- Scheduled gas flows to U.S. LNG terminals dropped more than 20% from Friday to Monday
- The prompt month closed below $2.000 for first time since early August
- Spot gas prices declined as overall weather patterns diminished cooling demand
Natural gas futures plunged on Monday as traders digested weaker liquified natural gas (LNG) volumes, potential demand destruction from a new tropical storm and forecasts for milder temperatures in the Midwest.
The October Nymex contract settled at $1.835/MMBtu, down 21.3 cents day/day. It marked the first time since early August that the prompt month closed below $2.000. Futures had rallied last month and reached a high amid the coronavirus of $2.743 on Aug. 28, despite festering supply/demand imbalance concerns imposed by the pandemic.
November advanced 7.7 cents to $2.710, however, as markets expect demand conditions to improve later in the fall.
Spot gas prices declined as overall weather patterns diminished cooling demand. NGI’s Spot Gas National Avg. declined 3.0 cents to $1.410.
Scheduled gas flows to U.S. LNG terminals dropped more than 20% from Friday to Monday and were well below recent averages. Genscape Inc. analyst Allison Hurley noted the start of annual fall maintenance work at the Dominion Energy Cove Point LNG terminal and a resulting cut of more than 700 MMcf/d of feed gas deliveries to the facility. She added that fall outages at the Cove Point facility lasted 24 days in 2019 and 21 days in 2018.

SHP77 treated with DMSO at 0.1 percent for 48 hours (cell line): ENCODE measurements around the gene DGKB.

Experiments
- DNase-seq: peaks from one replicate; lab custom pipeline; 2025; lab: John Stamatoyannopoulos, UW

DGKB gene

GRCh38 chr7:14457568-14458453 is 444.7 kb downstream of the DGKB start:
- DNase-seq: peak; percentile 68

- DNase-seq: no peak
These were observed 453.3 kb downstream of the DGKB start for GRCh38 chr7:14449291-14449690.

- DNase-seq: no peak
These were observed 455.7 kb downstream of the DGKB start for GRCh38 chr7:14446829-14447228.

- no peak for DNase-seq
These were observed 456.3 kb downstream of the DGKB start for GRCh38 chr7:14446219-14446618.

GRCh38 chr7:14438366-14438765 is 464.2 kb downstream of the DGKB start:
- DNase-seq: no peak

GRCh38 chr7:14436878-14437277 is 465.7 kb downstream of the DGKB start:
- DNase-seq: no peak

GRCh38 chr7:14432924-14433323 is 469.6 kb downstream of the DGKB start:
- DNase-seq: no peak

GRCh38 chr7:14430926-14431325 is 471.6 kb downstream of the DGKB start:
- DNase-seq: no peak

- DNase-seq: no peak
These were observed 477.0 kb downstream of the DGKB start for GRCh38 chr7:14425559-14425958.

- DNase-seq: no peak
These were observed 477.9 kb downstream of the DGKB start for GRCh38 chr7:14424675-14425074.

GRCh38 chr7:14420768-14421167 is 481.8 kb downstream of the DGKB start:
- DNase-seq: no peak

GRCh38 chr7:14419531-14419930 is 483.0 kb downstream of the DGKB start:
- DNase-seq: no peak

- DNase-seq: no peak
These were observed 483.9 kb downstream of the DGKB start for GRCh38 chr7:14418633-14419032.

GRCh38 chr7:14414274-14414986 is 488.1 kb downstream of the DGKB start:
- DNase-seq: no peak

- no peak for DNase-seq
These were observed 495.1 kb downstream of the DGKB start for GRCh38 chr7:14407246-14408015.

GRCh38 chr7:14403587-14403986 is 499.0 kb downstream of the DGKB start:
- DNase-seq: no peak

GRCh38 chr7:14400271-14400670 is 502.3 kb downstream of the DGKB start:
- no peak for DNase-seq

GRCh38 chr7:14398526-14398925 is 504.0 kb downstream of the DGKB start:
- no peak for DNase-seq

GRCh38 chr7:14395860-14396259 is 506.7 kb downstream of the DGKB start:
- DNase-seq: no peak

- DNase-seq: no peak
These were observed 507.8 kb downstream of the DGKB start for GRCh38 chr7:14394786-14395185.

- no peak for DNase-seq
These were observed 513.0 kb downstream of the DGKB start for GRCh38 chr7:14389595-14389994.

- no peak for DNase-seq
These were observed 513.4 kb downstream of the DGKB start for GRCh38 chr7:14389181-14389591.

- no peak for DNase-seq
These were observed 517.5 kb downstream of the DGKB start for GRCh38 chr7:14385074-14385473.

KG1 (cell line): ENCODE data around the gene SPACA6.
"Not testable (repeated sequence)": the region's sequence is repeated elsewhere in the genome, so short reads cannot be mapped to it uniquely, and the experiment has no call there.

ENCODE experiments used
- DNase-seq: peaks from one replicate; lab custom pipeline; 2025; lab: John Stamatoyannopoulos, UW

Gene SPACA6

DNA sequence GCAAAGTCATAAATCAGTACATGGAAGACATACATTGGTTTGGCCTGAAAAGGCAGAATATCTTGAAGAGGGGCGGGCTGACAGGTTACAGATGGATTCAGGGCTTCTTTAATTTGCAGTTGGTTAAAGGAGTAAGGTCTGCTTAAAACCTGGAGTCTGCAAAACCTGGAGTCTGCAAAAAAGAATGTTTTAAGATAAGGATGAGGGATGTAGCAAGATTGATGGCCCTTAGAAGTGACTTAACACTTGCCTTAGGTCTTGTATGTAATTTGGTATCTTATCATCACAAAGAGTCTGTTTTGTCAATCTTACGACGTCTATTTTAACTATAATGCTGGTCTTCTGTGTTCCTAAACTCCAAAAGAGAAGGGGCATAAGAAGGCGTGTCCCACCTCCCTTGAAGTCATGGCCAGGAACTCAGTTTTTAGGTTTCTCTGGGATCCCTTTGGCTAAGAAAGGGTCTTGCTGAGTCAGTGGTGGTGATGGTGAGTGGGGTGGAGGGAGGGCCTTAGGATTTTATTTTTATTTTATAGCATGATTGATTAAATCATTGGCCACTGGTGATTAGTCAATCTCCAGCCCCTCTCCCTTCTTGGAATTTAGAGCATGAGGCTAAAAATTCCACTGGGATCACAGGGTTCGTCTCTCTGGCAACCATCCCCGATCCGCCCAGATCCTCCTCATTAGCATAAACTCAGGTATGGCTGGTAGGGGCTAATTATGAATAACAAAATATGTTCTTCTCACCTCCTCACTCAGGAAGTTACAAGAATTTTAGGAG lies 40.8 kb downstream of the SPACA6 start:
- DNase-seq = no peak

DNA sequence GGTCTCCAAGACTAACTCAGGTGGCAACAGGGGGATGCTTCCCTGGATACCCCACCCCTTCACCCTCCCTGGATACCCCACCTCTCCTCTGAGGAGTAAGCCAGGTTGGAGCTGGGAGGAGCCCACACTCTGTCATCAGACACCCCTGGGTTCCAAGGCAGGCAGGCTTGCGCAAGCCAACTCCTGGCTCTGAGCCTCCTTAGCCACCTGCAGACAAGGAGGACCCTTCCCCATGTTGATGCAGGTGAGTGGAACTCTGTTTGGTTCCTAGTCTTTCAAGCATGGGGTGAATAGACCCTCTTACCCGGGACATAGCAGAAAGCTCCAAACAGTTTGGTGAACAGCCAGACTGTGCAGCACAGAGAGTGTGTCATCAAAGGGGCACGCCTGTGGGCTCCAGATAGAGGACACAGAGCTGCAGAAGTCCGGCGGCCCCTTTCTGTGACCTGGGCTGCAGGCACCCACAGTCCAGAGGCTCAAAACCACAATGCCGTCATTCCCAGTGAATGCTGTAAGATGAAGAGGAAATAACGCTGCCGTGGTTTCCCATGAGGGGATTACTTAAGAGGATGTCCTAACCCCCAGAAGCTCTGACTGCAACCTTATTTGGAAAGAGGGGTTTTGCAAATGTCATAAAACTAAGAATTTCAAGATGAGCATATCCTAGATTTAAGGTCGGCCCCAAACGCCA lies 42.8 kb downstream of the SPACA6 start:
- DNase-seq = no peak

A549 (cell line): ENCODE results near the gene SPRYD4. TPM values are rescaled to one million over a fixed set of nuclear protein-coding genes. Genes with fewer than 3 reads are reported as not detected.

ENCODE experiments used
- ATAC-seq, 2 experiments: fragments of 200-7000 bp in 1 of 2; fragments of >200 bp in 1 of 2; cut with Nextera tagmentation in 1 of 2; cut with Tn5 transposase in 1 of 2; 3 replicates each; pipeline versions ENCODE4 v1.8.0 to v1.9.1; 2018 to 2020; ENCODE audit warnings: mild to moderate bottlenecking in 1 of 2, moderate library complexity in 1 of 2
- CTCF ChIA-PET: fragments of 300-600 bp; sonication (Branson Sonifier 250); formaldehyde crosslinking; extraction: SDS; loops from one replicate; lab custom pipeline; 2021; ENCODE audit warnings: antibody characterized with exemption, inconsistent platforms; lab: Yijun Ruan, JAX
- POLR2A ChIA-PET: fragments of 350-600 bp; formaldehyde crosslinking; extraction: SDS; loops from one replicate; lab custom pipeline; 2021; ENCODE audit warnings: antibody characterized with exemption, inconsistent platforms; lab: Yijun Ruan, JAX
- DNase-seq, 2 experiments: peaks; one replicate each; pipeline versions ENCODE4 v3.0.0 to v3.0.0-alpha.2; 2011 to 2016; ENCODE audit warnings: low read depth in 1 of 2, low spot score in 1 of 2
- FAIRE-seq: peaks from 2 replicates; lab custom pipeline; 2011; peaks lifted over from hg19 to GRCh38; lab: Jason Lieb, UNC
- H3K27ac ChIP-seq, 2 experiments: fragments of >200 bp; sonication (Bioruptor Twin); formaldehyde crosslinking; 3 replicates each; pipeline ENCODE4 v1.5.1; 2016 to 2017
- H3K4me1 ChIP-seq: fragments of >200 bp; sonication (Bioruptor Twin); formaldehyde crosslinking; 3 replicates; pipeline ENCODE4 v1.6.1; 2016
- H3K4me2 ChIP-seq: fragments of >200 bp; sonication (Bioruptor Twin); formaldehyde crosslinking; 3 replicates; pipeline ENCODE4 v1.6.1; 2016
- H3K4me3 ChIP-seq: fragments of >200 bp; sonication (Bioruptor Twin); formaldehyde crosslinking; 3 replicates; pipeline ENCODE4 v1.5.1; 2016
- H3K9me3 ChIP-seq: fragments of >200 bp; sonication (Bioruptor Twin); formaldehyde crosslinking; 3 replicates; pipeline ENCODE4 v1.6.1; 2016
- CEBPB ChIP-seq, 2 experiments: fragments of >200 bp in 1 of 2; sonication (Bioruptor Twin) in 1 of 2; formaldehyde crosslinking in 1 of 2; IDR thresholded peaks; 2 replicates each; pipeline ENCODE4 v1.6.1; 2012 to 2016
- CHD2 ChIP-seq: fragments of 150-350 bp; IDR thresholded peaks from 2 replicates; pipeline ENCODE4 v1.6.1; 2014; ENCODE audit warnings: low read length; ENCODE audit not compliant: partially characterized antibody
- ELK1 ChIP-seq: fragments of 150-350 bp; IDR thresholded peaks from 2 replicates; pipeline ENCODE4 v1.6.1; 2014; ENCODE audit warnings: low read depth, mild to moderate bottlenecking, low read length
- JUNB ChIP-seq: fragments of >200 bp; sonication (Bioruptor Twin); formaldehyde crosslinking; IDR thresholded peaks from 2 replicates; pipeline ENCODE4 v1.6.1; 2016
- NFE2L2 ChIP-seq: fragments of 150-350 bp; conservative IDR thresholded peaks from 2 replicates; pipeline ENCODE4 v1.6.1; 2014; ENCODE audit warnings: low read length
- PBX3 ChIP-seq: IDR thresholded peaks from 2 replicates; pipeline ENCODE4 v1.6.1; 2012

“Implied feed gas deliveries to Cove Point LNG for the last 14 days have been stable, averaging 716 MMcf/d,” Hurley said. “Feed gas has plummeted to zero for today.”
As markets opened Monday, Genscape estimated total U.S. LNG feed gas deliveries at 5.08 Bcf/d, down 1.64 Bcf/d from the previous seven-day average. The firm also found delivery declines to the Freeport and Sabine Pass LNG terminals.
Tropical Storm Beta, meanwhile, threatened to cloud the demand picture on Monday, bringing heavy storm conditions and 50 mph winds to portions of the Texas coast during the day before likely making landfall at night, according to the National Hurricane Center (NHC). Beta, whose winds extended outward up to 175 miles from its center, was expected to lose strength as it moved inland but retain enough structure to cool temperatures for much of the week across areas of the central coast of Texas.
Beta emerged as portions of the Texas and Louisiana coasts were still recovering from Hurricane Laura in late August, and as areas of Alabama and Florida were dealing with the aftermath of Hurricane Sally last week.
Genscape said gas production in the Gulf of Mexico (GOM) declined after both hurricanes and remained low to start the current week – around 1.11 Bcf/d, down from a monthly high of 1.68 Bcf/d on Sept. 10, prior to Sally.
Additionally, encouraging signs of looming LNG improvement also materialized.
With spot prices in Europe and Asia rising, lifting their premiums to the U.S. Henry Hub benchmark, U.S. LNG exports to both continents are poised to rise this fall. Raymond James & Associates analysts said European and Asian natural gas prices are now up more than 100% from the bottoms set earlier this summer – in the wake of demand destruction caused by the pandemic – “creating a better set-up for U.S. LNG players.”